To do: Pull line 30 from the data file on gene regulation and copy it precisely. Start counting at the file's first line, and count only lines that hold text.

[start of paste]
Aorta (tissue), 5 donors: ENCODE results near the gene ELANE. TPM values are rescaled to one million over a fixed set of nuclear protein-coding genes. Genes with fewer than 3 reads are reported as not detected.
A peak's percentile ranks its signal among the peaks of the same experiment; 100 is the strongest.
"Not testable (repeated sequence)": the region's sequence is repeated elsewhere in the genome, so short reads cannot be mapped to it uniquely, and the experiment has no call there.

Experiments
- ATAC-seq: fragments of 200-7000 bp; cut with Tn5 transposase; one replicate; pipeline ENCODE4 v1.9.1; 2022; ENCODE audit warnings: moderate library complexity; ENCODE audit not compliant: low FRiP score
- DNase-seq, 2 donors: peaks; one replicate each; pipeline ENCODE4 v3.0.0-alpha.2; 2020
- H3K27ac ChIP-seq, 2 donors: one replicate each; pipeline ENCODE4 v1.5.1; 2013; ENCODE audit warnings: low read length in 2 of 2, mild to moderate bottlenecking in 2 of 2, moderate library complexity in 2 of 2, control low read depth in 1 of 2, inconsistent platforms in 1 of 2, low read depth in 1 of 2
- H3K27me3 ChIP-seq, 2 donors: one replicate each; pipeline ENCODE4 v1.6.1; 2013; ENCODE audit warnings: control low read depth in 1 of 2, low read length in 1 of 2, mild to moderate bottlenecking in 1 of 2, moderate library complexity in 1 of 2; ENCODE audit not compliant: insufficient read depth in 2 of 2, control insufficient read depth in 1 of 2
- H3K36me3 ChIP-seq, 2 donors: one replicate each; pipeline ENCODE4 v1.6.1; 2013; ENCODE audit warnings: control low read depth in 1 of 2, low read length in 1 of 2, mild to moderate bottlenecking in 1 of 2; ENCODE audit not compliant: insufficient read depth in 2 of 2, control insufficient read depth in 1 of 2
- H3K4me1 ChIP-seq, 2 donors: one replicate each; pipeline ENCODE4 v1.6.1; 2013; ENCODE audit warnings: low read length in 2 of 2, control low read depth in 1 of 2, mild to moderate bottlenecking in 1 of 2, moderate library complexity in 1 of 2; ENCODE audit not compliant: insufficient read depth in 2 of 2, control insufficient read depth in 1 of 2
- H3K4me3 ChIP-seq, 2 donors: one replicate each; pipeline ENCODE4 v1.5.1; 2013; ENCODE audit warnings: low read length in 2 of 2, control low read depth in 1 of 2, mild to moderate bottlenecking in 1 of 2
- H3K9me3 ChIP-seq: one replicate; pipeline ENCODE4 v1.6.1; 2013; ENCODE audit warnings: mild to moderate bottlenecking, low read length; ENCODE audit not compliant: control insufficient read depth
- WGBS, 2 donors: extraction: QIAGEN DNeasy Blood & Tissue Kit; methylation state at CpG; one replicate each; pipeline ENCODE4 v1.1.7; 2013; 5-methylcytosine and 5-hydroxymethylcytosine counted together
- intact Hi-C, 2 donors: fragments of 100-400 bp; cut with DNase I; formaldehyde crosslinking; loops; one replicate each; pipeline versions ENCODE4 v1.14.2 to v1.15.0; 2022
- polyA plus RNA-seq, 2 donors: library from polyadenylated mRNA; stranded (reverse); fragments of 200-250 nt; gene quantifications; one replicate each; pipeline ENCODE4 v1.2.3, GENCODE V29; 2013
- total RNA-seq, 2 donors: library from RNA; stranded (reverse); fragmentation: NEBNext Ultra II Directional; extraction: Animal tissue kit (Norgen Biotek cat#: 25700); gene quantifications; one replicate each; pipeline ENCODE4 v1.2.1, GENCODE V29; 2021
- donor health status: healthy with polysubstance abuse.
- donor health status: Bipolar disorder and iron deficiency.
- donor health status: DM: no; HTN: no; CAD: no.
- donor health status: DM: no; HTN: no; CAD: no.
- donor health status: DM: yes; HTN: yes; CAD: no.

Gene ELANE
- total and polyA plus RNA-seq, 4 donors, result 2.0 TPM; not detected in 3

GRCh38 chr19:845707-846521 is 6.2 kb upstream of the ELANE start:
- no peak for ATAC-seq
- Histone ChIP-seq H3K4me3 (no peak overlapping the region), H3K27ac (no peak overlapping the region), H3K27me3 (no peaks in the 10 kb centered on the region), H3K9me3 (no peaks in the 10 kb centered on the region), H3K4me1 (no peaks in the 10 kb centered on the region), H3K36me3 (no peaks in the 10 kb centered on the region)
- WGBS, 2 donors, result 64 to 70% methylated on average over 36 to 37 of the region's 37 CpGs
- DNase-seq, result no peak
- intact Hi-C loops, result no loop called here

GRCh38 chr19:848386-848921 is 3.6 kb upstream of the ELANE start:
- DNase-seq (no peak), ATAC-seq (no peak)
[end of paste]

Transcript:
GRCh38 chr19:848386-848921 is 3.6 kb upstream of the ELANE start: